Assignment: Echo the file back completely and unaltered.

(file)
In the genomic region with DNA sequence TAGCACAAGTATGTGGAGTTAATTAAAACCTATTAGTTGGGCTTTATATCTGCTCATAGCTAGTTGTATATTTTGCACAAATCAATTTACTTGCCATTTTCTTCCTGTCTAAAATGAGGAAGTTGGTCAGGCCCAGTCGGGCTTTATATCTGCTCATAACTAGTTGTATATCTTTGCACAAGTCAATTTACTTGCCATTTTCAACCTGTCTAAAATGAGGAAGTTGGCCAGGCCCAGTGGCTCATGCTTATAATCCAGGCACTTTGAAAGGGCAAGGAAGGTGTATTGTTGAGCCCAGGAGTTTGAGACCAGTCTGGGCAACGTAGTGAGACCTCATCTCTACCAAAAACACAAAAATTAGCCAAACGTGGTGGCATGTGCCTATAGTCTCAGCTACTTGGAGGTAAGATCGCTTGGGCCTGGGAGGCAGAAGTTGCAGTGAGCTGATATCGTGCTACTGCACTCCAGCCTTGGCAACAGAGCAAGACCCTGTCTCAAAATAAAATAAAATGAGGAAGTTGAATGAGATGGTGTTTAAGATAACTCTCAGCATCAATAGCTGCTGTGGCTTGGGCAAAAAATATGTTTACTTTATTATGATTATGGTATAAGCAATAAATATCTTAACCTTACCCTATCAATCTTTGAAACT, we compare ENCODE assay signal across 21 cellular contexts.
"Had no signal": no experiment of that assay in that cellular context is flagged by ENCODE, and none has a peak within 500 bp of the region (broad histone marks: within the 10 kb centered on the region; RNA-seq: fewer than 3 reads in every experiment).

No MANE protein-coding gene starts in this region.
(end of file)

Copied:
In the genomic region with DNA sequence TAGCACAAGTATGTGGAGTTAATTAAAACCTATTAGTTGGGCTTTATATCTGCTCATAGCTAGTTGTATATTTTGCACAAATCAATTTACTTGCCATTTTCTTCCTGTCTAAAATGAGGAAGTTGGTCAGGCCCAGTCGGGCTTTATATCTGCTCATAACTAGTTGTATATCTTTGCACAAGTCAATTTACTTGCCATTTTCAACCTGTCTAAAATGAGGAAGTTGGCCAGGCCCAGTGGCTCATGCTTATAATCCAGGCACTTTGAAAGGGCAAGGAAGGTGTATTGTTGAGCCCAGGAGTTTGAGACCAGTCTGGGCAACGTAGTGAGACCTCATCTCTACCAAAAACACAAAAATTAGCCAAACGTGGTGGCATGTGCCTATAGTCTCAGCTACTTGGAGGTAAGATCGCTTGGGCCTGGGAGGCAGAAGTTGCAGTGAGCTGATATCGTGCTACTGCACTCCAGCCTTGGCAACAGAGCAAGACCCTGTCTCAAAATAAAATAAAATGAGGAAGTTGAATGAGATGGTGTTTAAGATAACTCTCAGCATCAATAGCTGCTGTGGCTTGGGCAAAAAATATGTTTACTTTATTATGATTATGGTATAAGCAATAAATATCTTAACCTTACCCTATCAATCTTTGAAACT, we compare ENCODE assay signal across 21 cellular contexts.
"Had no signal": no experiment of that assay in that cellular context is flagged by ENCODE, and none has a peak within 500 bp of the region (broad histone marks: within the 10 kb centered on the region; RNA-seq: fewer than 3 reads in every experiment).

No MANE protein-coding gene starts in this region.